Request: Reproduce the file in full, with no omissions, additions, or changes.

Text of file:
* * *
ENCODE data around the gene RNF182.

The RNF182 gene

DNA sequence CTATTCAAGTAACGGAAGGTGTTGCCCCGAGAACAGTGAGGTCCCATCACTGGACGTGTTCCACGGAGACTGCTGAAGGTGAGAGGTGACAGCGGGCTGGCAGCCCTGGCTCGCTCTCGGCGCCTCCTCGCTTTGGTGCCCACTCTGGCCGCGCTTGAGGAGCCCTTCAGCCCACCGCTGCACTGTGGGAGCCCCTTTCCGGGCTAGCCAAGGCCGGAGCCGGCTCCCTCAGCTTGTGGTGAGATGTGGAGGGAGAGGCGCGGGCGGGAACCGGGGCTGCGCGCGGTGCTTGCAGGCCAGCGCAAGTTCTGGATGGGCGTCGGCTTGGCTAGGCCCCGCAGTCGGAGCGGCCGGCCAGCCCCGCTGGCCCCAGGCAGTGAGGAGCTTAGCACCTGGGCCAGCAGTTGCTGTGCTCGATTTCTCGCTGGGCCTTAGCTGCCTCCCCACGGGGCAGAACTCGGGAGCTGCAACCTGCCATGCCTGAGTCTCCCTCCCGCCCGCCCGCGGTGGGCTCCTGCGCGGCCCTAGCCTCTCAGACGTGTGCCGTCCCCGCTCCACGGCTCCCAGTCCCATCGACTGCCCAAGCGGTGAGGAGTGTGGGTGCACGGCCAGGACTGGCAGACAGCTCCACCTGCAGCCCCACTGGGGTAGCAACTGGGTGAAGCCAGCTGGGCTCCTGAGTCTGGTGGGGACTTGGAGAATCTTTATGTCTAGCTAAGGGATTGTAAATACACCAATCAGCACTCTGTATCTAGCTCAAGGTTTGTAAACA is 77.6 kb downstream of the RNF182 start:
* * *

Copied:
ENCODE data around the gene RNF182.

The RNF182 gene

DNA sequence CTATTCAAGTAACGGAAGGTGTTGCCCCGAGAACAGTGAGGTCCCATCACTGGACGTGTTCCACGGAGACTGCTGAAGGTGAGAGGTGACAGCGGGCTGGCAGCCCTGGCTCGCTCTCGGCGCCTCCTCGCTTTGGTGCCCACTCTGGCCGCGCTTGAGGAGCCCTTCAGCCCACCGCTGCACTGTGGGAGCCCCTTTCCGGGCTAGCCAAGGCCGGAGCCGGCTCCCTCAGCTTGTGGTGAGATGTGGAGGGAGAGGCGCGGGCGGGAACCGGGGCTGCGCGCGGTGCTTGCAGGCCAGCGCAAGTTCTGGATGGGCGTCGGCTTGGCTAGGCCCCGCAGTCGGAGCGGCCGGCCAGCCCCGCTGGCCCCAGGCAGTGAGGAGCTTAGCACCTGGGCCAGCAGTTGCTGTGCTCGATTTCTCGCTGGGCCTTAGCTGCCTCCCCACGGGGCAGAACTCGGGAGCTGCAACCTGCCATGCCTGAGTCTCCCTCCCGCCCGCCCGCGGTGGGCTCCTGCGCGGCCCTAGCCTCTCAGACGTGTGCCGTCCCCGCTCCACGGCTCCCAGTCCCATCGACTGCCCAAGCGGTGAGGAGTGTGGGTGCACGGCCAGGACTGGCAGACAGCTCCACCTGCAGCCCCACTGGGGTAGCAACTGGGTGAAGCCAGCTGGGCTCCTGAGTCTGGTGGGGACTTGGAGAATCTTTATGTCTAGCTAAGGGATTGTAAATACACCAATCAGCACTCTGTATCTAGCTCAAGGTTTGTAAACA is 77.6 kb downstream of the RNF182 start: